Jan 24, 2023 - Technology

How ChatGPT became the next big thing

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Illustration: Aïda Amer/Axios

ChatGPT has captured the public imagination in a way the tech world hasn't seen since the debut of the iPhone in 2007.

Why it matters: Most of us are only now getting a glimpse of just how smart artificial intelligence has become. It's awe-inducing — and terrifying.

  • When ChatGPT launched to the public, it proved to be much more advanced than even many in the tech industry had expected.

What it is: ChatGPT is a free (for now) site that lets users pose questions and give directions to a bot that can answer with conversation, term papers, sonnets, recipes — almost anything. In almost any style you specify.

The big picture: The possibilities for ChatGPT seem endless. It recently passed all three parts of the U.S. Medical Licensing Examination, although just barely, as part of a research experiment.

  • You can tell the chatbot you're a gluten-free lover of Italian food and it'll spit out a meal plan and grocery list for you in seconds.

Everyone seems to see an array of uses for the technology in ways that are both exciting and scary.

  • It might one day handle complex tasks better and more efficiently than humans have ever been able to. And it might lead us to dark places we can't even anticipate yet.

How it works: Most software is specifically coded to do certain tasks. If the programmer didn't think of it, the software doesn't do it. Generative AI programs like ChatGPT, though, can create unique content in response to user prompts.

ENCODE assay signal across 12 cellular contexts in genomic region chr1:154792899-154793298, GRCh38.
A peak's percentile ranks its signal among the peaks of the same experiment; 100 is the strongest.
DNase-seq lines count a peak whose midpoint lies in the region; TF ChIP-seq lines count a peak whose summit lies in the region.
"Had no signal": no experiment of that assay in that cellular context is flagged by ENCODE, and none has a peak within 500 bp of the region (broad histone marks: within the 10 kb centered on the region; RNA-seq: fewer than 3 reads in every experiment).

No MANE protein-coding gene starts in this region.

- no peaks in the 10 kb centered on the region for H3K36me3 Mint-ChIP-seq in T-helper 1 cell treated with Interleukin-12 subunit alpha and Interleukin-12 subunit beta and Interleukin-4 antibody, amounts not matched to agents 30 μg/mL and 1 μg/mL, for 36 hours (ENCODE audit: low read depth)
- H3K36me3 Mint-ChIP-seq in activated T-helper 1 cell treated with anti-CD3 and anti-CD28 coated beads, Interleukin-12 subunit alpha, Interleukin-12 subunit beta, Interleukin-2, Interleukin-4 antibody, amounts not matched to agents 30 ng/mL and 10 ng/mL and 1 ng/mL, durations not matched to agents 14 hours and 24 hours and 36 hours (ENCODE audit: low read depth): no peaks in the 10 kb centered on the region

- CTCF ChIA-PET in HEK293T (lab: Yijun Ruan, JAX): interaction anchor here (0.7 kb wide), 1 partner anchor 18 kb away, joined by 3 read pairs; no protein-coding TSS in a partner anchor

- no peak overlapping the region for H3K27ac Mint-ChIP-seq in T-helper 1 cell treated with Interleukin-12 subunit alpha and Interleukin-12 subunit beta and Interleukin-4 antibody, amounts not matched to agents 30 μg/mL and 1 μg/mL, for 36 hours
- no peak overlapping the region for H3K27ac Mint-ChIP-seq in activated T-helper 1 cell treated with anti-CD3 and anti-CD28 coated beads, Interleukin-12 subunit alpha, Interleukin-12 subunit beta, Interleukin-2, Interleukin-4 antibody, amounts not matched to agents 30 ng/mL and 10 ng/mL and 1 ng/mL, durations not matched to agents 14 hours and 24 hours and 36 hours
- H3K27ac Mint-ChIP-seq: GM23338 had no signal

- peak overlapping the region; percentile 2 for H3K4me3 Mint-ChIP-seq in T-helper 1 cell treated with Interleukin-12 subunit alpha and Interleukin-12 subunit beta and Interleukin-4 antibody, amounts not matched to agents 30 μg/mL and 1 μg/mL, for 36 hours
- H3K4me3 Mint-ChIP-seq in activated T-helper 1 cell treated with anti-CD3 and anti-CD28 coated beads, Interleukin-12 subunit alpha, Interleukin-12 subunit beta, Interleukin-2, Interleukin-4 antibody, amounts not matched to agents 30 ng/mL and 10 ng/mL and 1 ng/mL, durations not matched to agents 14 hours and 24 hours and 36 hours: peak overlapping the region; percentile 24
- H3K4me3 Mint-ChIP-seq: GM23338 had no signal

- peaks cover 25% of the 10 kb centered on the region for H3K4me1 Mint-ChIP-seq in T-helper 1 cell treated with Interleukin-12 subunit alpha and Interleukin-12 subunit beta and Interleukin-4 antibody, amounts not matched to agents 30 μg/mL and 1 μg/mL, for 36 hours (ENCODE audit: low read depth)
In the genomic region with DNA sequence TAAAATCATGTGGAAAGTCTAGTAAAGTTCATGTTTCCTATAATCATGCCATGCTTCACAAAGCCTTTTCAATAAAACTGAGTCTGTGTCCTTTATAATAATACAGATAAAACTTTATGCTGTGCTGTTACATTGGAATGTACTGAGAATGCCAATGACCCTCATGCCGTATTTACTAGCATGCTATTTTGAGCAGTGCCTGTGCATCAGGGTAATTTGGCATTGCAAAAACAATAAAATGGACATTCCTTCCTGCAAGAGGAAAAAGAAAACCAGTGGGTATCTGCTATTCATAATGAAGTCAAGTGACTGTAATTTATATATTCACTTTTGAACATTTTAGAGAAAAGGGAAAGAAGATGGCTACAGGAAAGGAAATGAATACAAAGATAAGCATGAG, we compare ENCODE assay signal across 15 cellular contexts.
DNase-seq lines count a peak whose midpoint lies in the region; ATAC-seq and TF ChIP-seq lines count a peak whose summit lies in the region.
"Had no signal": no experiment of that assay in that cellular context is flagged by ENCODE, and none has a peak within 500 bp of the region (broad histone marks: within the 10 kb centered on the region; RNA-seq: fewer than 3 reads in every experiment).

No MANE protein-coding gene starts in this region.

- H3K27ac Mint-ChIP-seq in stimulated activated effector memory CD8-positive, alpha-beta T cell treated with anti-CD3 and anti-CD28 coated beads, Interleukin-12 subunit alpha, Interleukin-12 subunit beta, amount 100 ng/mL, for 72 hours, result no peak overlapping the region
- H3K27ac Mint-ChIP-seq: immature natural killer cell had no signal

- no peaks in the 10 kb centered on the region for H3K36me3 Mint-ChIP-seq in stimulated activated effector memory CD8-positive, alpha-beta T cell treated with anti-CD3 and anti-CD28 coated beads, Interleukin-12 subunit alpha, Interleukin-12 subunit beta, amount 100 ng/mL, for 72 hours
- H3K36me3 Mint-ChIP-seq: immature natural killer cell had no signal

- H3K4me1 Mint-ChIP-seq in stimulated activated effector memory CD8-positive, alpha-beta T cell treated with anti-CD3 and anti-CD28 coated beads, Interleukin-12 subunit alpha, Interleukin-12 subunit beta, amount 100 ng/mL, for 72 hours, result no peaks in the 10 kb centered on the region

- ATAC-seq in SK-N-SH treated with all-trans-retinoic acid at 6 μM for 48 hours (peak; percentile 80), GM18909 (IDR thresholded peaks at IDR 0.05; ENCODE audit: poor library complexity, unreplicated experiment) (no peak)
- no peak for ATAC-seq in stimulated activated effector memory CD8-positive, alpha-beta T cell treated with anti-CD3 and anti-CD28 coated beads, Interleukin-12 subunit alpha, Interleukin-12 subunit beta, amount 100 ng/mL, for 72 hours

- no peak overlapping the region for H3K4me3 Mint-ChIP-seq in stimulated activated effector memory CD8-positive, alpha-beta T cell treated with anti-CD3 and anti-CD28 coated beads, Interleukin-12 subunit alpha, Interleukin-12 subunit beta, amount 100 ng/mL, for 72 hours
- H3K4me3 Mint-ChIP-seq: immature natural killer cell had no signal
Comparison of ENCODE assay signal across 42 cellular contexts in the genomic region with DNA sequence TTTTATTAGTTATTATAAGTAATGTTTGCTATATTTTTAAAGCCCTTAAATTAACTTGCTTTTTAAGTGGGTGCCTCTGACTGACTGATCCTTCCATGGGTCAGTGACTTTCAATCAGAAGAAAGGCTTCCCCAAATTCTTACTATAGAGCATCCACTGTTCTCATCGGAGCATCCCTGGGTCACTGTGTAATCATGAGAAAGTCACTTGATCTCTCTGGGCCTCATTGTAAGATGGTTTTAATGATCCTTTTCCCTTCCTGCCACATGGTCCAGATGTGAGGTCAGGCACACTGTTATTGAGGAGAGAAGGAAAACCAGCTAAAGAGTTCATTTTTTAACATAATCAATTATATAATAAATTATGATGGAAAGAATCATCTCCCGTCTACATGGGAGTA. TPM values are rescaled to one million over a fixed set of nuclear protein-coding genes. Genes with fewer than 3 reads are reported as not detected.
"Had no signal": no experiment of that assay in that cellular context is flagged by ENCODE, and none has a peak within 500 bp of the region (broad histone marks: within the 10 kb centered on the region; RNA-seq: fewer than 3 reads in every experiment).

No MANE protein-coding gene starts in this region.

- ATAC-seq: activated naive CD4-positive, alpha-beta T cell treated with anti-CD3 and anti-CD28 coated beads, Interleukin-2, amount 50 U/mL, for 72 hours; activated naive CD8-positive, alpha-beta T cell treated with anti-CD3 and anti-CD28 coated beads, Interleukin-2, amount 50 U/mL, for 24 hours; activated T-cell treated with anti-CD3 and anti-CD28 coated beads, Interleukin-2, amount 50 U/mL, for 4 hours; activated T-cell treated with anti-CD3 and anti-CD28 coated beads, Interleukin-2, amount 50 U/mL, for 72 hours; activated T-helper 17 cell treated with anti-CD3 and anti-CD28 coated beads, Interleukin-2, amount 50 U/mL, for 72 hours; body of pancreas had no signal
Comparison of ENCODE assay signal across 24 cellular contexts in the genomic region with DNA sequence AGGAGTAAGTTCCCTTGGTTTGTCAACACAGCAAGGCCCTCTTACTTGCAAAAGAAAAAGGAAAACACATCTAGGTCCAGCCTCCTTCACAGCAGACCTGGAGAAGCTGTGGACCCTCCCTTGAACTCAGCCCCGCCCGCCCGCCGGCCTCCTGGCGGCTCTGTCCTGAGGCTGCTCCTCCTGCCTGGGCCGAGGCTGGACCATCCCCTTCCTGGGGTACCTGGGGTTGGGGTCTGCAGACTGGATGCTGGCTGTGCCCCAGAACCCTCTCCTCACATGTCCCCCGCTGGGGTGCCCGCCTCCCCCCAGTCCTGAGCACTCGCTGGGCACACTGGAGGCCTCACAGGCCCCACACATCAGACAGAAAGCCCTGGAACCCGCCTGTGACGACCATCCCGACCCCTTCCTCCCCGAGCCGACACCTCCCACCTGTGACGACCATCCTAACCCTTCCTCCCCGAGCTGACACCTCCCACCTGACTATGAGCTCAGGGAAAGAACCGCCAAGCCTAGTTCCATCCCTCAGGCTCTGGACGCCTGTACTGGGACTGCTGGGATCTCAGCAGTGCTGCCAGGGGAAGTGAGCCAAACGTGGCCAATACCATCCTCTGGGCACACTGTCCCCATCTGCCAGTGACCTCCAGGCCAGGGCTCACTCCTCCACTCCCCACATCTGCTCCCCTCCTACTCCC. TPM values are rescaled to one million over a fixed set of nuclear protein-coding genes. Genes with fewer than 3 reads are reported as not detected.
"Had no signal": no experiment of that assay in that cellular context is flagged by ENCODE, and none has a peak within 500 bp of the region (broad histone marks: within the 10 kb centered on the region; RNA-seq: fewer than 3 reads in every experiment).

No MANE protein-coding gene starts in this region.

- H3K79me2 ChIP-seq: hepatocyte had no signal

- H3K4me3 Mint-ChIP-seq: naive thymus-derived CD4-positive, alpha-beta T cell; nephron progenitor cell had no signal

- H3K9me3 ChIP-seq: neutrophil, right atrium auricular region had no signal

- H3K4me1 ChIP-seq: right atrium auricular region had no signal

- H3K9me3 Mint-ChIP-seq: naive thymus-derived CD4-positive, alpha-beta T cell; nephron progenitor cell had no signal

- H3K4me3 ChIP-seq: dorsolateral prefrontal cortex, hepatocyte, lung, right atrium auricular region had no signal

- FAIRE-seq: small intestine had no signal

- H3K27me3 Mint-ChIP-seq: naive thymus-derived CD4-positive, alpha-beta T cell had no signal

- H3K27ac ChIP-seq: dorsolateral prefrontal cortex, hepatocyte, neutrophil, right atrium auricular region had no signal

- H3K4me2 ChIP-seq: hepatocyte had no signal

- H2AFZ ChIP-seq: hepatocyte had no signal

• ChatGPT, developed by a company called OpenAI, uses text as both its input and output. Other systems — including another OpenAI product, called DALL·E — can generate images from a text prompt. Google and Meta are working on similar technologies.
  • Anyone can use ChatGPT for free via a simple web interface, although there's talk of OpenAI planning to launch a paid version, and it has licensed many of its technologies to Microsoft to sell to businesses.

Between the lines: Researchers have been working on generative AI for a long time. In fact, OpenAI itself is already more than 7 years old.

  • But most of that was occurring outside of the public eye. Even some experts were taken aback by how advanced it turned out to be.
  • That's led some to assume OpenAI will manage to fix ChatGPT's many problems, such as the incorrect information it sometimes provides.
  • But that's not a sure bet. Marc Andreessen recently referred to such certainty as "hand-waving" away some very real challenges.

The bottom line: Artificial intelligence has long seemed like science fiction, or at least like something in the distant future. But ChatGPT is forcing us to confront the fact that AI may play a big role in our daily lives — and much sooner than we imagined.

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